You will find that if you want the _enterprise_ features offered by cmp with
straight jdbc calls, your classes for jdbc calls will be slower than cmp,
and _much more_ difficult to develop.

I am not a smarter developer than Karl or Magnus. Their algorithms for
caching, transaction management, pooling (connection, threads, objects, you
name it), are among the best in the business. If I were to _attempt_ to
reproduce these features, I would certainly _fail_ to reproduce these
features in a reasonable time.

There will always be a place for jdbc in an enterprise application. But in
an enterprise application where the transaction is as important as the data,
and the data structure itself may change from time to time, cmp ejbs are the
way to go.

A resultset relies on datastructure strings, and are closely coupled with
the underlying database structure. All my experience indicates that the
datastructure will change many times during a project, after the project is
finished, and before the application is retired.

jdbc is tightly linked with the datastructure. This link goes to a low
level, as many text strings need to be modified when the datastructure
changes. Arrrrrgh! Don't get caught in the performance trap where you
application performance increases by 2%, but its almost impossible to change
your application without competely rewriting it.


the elephantwalker

-----Original Message-----
[mailto:[EMAIL PROTECTED]]On Behalf Of Jeff Schnitzer
Sent: Saturday, April 06, 2002 10:41 PM
To: Orion-Interest
Subject: RE: [orion-interest]CMP/BMP and standard JDBC, speed is of

> From: Hani Suleiman [mailto:[EMAIL PROTECTED]]
> Sent: Saturday, April 06, 2002 6:20 PM
> To: Orion-Interest
> Subject: Re: [orion-interest]CMP/BMP and standard JDBC, speed is of
> essence
> CMP will load in all the entities in one go (in orion at least).
> There will be a performance difference between straight JDBC and EJB,
> since
> there's more involved with an EJB query. Transactions, constructing
> entities
> and so on are extra overhead that just getting a resultset back will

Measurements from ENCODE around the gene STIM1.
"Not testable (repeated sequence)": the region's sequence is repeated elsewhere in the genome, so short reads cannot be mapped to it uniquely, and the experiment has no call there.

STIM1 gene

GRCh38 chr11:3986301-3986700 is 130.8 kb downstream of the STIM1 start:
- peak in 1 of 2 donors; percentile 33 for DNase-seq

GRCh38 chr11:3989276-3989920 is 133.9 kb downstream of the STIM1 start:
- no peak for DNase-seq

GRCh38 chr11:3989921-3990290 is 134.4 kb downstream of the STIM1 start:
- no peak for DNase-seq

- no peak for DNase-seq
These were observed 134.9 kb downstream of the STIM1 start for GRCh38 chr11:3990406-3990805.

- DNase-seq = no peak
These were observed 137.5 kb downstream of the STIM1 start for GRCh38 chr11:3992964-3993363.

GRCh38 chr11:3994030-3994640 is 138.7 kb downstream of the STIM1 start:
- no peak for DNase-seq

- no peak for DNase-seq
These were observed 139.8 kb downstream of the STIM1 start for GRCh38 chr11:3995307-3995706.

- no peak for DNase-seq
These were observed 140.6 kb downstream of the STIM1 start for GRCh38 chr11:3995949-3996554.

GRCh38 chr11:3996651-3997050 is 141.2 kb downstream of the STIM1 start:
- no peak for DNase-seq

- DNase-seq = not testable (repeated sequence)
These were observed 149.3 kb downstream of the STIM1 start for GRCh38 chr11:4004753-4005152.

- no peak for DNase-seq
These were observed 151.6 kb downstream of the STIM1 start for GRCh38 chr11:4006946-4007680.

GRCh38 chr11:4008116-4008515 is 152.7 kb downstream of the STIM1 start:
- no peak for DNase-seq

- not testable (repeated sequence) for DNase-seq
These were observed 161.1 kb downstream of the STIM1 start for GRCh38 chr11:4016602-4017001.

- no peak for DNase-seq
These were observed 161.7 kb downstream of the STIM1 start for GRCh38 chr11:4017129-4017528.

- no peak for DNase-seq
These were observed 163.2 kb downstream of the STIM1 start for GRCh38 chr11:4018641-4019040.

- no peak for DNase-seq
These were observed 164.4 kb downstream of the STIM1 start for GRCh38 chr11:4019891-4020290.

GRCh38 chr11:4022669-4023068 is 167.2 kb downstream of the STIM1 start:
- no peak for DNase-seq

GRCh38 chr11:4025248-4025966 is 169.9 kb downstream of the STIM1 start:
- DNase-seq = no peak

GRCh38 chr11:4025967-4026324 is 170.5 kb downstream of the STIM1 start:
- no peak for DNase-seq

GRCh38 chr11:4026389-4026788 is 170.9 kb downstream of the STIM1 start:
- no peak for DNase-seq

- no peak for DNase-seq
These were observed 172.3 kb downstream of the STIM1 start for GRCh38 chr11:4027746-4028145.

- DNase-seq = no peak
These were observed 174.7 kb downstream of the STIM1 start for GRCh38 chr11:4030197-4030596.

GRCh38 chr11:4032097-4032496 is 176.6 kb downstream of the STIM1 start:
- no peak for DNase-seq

> have.

If you use JDBC from a connection obtained from a DataSource in a
Session bean, all queries should have the transaction attributed defined
for the Session bean method.  You do not need entity beans to have

> So if done right, CMP will be close in speed to straight JDBC, plus
> have
> the potential for more goodies like container caching of finders and
> entities and so on, that you'd get for 'free' in some new version of
> favourite container, if it doesn't do so already!

There's that "if done right" problem.

If Orion (or any other app server) backed the Collection returned by a
finder with the ResultSet itself (instead of producing ArrayLists), then
it seems like performance wouldn't be too much different from JDBC.  Of
course, you're going to have all the overhead of constructing entity
bean objects and loading them with all the data (ok, maybe part of the
data if you're using WebLogic or other container with field groups), but
it shouldn't be too dramatic compared to the remote database call.

I don't know if there is a technical problem with doing this or if other
containers do this, but Orion doesn't seem to be that smart.  So yeah,
entities are going to be slower, especially if you're listing 1000's of

EJB-QL, even if Orion supported it, is only going to make things worse.
It's an abstraction above SQL.  All the hints and other
database-specific goodies that you can normally encode in a SQL
statement cannot be used.  And you can't order the result set with EJB
QL, so sorting has to be done outside the database (yeah, right!).

I have found that a good approach to data access is to model your data
using CMP entity beans, use them for write access, and code in JDBC
whenever you need listing behavior that CMP is too slow or too
inflexible to support.

By far the biggest problem is that "too inflexible" part, IMHO...
modeling relationship attributes, performing aggregation queries, or
querying for data that spans multiple objects simply does not fit into
the world of entity beans.  This criticism seems to apply to just about
any O/R mapping scheme... which is why I think they are useful, but
should not be taken too seriously.

A good example of this "hybrid" approach is the Punk Image Gallery
sample application for the Maverick MVC framework:  It is a comprehensive sample J2EE
application which runs on Orion.  It's not a trivial sample; my friends
and I actually use a live instance to archive (and annotate, wiki-like)
our images.  There is *no* way it could perform reasonably with pure
entity beans.

Jeff Schnitzer
Consulting & Contracting - J2EE, WebLogic, Orion/OC4J

> On 6/4/02 7:15 pm, "Duffey, Kevin" <[EMAIL PROTECTED]> wrote:
> > Hi all,
> >
> > Kinda curious about one thing. We use BMP, and tried CMP. Both seem
> load
> > one record at a time. With straight JDBC, you can query and get a
> > result set back in one time. When comparing our searching using CMP
> BMP,
> > it is over 100 times slower than a straight JDBC query when getting
> several
> > 1000 records. Maybe we are doing something wrong, but can anyone
tell me
> if
> > this makes sense? Should CMP with EJB 2.0 (and lets use all aspects,
> such as
> > the EJB QL language if necessary to do a query) be as fast as a
> > JDBC call? Or is it in fact that doing a query with JDBC and getting
> > ResultSet back is much faster than a container that implements CMP?
> > really like to use EJB 2.0 and CMP, but if the results are anything
> > what we are seeing, it seems to be way too slow for big tasks. We
> > re-evaluating if we should use EJB for our tasks or not.
> >
> > Thanks.
> >

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